„There is a legend about a bird that sings just once in its life, more sweetly than any other creature on the face of the earth.“
„More than anything the French have a profound knowledge of the ways of life. They possess a tolerance and an acceptance of the way things are. Problems are faced with intelligence, patience, and a sense of humanity. I have more respect for them than any other nationality on the face of the earth.“
— Henry Miller American novelist 1891 - 1980
— Keshia Chante Canadian actor and musician 1988
Inside Entertainment (2008)
„I walk where once the grass was green
And mourn the lark that sings no more
What bird could sing whose eyes have seen
Broken blossoms on the field of war?“
— Tom Springfield English musician, songwriter and record producer 1934
Song Broken Blossoms.
„Once upon a time, when women were birds, there was the simple understanding that to sing at dawn and to sing at dusk was to heal the world through joy. The birds still remember what we have forgotten, that the world is meant to be celebrated.“
— Terry Tempest Williams, When Women Were Birds: Fifty-four Variations on Voice
„The Admiral says that he never beheld so fair a thing: trees all along the river, beautiful and green, and different from ours, with flowers and fruits each according to their kind, many birds and little birds which sing very sweetly.“
— Cristoforo Colombo Explorer, navigator, and colonizer 1451 - 1506
28 October 1492
„To strut about in the E-kur is a glory for Bird, as its singing is sweet. … It shall utter its cries in the temple of the great gods. The Anuna gods rejoice at its voice. It is suitable for banquets in the great dining hall of the gods.“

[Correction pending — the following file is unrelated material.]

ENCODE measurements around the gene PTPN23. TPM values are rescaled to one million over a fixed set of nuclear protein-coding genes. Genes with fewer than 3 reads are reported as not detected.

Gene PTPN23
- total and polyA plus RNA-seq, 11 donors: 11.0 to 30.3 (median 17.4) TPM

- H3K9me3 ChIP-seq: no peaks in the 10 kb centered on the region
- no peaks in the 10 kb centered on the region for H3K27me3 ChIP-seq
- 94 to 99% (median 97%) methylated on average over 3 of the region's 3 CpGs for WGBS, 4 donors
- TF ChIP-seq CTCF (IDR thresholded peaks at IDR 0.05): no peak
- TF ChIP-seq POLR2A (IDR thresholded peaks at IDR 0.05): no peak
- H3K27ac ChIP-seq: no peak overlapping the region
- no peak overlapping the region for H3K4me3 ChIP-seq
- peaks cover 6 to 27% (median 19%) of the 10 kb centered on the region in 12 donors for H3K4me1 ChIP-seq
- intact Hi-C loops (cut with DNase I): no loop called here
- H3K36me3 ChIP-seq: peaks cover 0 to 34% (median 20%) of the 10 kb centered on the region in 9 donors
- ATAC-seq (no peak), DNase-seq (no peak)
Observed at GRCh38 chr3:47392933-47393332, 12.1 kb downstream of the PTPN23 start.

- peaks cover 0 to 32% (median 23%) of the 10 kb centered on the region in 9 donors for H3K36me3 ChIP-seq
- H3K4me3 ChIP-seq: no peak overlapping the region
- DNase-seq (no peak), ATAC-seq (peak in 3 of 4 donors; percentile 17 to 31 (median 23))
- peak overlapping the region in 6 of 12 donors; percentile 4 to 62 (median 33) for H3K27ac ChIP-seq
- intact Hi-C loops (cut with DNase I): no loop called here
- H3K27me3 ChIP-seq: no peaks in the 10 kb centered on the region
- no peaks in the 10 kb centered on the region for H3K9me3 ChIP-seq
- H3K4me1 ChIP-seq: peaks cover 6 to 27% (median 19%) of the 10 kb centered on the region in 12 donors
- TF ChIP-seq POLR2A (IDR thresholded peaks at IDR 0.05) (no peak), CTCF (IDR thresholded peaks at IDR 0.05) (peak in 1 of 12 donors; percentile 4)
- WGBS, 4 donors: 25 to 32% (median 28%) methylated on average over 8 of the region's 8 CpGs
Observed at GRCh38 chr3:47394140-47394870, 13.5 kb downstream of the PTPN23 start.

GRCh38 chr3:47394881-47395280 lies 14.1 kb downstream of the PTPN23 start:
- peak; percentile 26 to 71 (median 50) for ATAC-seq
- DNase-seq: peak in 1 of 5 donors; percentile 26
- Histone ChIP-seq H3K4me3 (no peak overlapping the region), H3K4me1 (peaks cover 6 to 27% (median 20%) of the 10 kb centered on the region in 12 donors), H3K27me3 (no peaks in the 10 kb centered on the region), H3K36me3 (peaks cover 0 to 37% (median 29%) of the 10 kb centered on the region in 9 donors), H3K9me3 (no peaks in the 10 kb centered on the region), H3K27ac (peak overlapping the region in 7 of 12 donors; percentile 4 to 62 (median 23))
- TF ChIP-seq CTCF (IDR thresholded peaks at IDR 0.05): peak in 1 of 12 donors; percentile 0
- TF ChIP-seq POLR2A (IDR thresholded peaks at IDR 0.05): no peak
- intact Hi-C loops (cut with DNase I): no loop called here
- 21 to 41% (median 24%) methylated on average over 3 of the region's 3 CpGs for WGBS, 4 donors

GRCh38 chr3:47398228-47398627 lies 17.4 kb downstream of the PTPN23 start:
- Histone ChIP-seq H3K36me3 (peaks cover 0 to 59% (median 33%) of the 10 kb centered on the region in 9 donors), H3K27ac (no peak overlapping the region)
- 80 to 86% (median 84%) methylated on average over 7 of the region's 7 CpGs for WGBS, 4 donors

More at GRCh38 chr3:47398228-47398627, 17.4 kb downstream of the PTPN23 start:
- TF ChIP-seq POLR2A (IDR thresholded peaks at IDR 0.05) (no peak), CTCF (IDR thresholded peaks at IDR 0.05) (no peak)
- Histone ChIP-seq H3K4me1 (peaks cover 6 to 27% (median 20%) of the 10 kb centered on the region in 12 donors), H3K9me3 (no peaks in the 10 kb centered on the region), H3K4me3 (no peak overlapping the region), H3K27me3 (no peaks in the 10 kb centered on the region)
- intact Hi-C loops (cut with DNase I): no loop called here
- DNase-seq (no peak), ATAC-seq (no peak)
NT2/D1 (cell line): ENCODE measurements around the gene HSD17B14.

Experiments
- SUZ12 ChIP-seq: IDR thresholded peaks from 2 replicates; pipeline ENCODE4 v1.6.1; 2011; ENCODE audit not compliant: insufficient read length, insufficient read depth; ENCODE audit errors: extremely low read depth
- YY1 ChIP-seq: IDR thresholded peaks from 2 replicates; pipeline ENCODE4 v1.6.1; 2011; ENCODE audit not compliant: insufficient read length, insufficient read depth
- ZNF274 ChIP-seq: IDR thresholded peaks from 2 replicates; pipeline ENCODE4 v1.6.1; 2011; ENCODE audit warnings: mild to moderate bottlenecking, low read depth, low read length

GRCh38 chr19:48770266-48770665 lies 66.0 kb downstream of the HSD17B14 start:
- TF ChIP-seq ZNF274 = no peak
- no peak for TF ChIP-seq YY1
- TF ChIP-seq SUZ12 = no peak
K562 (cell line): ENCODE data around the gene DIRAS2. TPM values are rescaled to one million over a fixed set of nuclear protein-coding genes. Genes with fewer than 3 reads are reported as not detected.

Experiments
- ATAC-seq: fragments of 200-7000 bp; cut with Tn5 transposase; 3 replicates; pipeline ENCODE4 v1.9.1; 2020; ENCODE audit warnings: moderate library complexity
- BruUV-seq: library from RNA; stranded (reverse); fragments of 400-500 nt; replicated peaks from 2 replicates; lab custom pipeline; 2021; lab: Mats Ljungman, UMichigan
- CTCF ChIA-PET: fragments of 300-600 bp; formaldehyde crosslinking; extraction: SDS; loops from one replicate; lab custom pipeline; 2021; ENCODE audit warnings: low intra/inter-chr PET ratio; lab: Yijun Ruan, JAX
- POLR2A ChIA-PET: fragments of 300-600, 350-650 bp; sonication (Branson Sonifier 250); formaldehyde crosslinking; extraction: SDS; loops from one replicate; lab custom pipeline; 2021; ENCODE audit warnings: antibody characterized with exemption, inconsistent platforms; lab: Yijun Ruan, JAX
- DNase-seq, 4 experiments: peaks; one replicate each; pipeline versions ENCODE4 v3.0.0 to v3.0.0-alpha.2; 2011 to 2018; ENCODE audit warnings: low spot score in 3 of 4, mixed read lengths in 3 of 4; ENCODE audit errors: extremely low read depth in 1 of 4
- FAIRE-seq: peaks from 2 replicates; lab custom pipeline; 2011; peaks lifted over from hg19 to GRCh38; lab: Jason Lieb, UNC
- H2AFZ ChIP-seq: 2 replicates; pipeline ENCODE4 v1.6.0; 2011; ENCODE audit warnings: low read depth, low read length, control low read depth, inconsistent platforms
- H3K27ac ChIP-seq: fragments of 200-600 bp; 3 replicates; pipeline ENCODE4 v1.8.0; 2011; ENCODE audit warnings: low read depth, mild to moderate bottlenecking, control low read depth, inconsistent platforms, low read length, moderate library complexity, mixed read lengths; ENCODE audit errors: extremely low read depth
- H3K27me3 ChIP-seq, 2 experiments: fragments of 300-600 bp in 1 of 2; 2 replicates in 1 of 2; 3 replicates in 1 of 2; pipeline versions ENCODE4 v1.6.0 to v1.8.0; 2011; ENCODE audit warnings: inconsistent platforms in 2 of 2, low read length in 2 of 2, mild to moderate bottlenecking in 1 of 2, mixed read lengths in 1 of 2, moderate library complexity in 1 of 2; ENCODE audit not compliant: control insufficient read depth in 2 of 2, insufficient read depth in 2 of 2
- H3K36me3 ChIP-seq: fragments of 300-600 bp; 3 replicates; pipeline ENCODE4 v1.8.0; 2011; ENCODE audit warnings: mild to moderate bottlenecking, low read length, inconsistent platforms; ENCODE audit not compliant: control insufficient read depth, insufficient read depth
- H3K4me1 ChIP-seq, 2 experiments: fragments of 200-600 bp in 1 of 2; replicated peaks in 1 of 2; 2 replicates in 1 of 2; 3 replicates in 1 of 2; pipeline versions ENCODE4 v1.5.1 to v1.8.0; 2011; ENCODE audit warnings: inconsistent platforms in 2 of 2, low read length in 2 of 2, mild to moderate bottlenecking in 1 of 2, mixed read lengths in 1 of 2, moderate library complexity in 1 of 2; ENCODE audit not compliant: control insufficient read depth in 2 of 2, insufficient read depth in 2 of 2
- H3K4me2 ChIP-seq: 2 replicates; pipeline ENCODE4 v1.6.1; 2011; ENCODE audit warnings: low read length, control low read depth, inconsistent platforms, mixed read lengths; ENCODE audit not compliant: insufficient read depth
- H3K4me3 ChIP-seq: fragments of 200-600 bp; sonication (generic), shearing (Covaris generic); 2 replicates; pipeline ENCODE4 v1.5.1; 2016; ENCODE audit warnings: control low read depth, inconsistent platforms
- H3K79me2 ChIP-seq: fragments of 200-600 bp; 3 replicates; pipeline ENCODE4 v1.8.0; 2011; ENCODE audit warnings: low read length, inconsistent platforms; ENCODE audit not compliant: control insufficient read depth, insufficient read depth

In Debate between Bird and Fish (mid to late ). http://etcsl.orinst.ox.ac.uk/section5/tr535.htm
— Johann Wolfgang von Goethe German writer, artist, and politician 1749 - 1832
Bk. II, Ch. 11
„He says the highway dust is over all.
The bird would cease and be as other birds
But that he knows in singing not to sing.
The question that he frames in all but words
Is what to make of a diminished thing.“
— Robert Frost American poet 1874 - 1963
Context: There is a singer everyone has heard, Loud, a mid-summer and a mid-wood bird, Who makes the solid tree trunks sound again. He says that leaves are old and that for flowers Mid-summer is to spring as one to ten. He says the early petal-fall is past When pear and cherry bloom went down in showers On sunny days a moment overcast; And comes that other fall we name the fall. He says the highway dust is over all. The bird would cease and be as other birds But that he knows in singing not to sing. The question that he frames in all but words Is what to make of a diminished thing.